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Milestones: Wednesday, July 12, 2023

July 12, 2023 Brooklyn Eagle Staff
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UNCLE MILTIE! — MILTON BERLE, born 115 years ago on July 12, 1908, as Morton Berlinger in Harlem, NY, may have been nicknamed “Mr. Television,” but to many, he was simply, “Uncle Miltie.” He enjoyed a long career as a comedian in vaudeville, film, radio, and TV. Already popular before his time as host of NBC’s Texaco Star Theater, which debuted 75 years ago in 1948, the show catapulted him to national stardom, particularly as his show attracted some of the biggest stars of the time.

Berle was one of the first seven inductees into the Academy of Television Arts and Sciences’ TV Hall of Fame, in 1984, and in good company with a charter class that included Lucille Ball, Norman Lear, and Edward R. Murrow.

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THAWED THE COLD WAR — VAN CLIBURN, born on July 12, 1934 in Louisiana as Harvey Lavan Cliburn Jr., got his piano lessons as a child from his mother and made his concert debut the year he turned 13. In the midst of the Cold War, Cliburn, who by now lived in Texas, competed in the Tchaikovsky International Music Competition, which had been established to elevate Russian talent and superiority. The jury, among whose members were Soviet luminaries like pianist Sviatoslav Richter and Soviet Armenian composer Aram Khachaturian. Then, a surprise happened: 23-year-old Cliburn performed Tchaikovsky and Rachmaninoff with spiritual mastery, and the Russians were enthralled with both his artistry and his genuine warmth and demeanor. The jury had to request permission of Soviet Premiere Nikita Khrushchev to award the grand prize, and he consented.

Cliburn enjoyed a successful concert career and later founded the Van Cliburn International Piano Competition to aid young pianists.

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GUESSING SURVEYS — The TV game show “FAMILY FEUD” made its premiere on July 12, 1976, and was produced by Mark Goodson and Bill Todman. This game show pits two families against each other to accumulate a greater number of points, which they gain by accurately predicting the most popular answers to survey questions, including some risqué ones. The show, which has ended and then been revived more than once, has had four hosts, including Richard Dawson, the infamous “kissing host.”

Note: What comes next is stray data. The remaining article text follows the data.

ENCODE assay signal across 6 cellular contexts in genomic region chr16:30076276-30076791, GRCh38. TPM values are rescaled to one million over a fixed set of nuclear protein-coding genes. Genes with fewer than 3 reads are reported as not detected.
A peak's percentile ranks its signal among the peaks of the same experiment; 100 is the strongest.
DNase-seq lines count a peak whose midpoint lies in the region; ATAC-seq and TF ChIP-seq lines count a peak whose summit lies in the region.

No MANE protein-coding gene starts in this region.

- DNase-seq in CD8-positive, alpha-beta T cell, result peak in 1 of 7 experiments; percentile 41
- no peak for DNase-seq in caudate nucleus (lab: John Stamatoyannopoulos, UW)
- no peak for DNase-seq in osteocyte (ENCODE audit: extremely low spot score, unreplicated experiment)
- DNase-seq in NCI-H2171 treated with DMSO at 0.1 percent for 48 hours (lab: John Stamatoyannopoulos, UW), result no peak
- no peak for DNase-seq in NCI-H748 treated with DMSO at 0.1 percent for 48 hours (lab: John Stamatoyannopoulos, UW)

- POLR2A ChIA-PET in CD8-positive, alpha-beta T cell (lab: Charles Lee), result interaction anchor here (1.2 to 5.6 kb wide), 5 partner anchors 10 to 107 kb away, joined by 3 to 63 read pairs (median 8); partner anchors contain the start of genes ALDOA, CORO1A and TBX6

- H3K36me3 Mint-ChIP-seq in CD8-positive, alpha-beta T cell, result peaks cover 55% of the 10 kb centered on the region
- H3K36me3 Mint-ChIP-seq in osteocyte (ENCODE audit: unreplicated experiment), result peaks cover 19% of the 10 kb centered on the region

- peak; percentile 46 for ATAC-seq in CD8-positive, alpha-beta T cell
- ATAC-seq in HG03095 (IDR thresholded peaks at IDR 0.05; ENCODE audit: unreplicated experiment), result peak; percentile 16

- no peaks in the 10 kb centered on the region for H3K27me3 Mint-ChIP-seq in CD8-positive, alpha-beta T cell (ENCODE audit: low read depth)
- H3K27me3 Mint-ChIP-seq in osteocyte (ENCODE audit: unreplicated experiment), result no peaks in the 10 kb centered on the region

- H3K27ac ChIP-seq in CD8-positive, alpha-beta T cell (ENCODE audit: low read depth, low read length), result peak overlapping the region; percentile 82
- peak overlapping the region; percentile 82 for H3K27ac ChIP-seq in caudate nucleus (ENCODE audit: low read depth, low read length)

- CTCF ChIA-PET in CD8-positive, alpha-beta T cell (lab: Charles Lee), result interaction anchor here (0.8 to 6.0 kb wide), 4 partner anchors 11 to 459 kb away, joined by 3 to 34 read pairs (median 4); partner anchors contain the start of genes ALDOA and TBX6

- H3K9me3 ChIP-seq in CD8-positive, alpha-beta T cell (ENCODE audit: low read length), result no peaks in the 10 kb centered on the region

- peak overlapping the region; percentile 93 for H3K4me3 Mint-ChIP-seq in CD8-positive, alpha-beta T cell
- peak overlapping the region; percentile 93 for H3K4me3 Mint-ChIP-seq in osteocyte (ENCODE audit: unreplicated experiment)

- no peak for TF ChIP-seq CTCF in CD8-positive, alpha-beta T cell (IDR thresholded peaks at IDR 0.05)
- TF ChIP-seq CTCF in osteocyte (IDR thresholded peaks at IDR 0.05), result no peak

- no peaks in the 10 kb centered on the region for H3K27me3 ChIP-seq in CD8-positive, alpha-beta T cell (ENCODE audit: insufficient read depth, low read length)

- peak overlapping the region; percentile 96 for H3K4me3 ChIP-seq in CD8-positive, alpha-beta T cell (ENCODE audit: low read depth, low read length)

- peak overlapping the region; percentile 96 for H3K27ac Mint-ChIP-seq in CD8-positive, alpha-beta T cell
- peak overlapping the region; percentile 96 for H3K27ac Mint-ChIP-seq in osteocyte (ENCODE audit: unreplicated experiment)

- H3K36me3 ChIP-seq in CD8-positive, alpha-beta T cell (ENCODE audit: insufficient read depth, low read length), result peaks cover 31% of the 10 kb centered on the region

Current host Steve Harvey, who has been with the show since 2010, helped boost the show’s ratings after it experienced a decline. 

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INVENTOR AND FUTURIST — R. BUCKMINSTER FULLER, born on July 12, 1895, as Richard Buckminster Fuller, was an inventor, architect, and independent thinker who had an innate understanding of the connection between the sciences, physical materials, and faith.  A gifted academician, he at an early age questioned some of the limitations in how geometry was taught and embarked on a study of Synergistics. Fuller gained fame for his version of another inventor’s geodesic dome — a lattice shell structure used as parts of military radar stations, civic buildings, environmental protest camps and exhibition attractions — a foremost innovation during the 20th century. Fuller designed the Dymaxion car during the Great Depression and this was featured prominently at Chicago’s 1933/1934 World’s Fair. However, its use (which he never intended to expand commercially) resulted in tragedy during a prototype drive.

Fuller was twice expelled from Harvard, though for disciplinary reasons; and he considered himself a misfit to fraternity life. However, later in life, he held full professorships and fellowships at colleges around the country.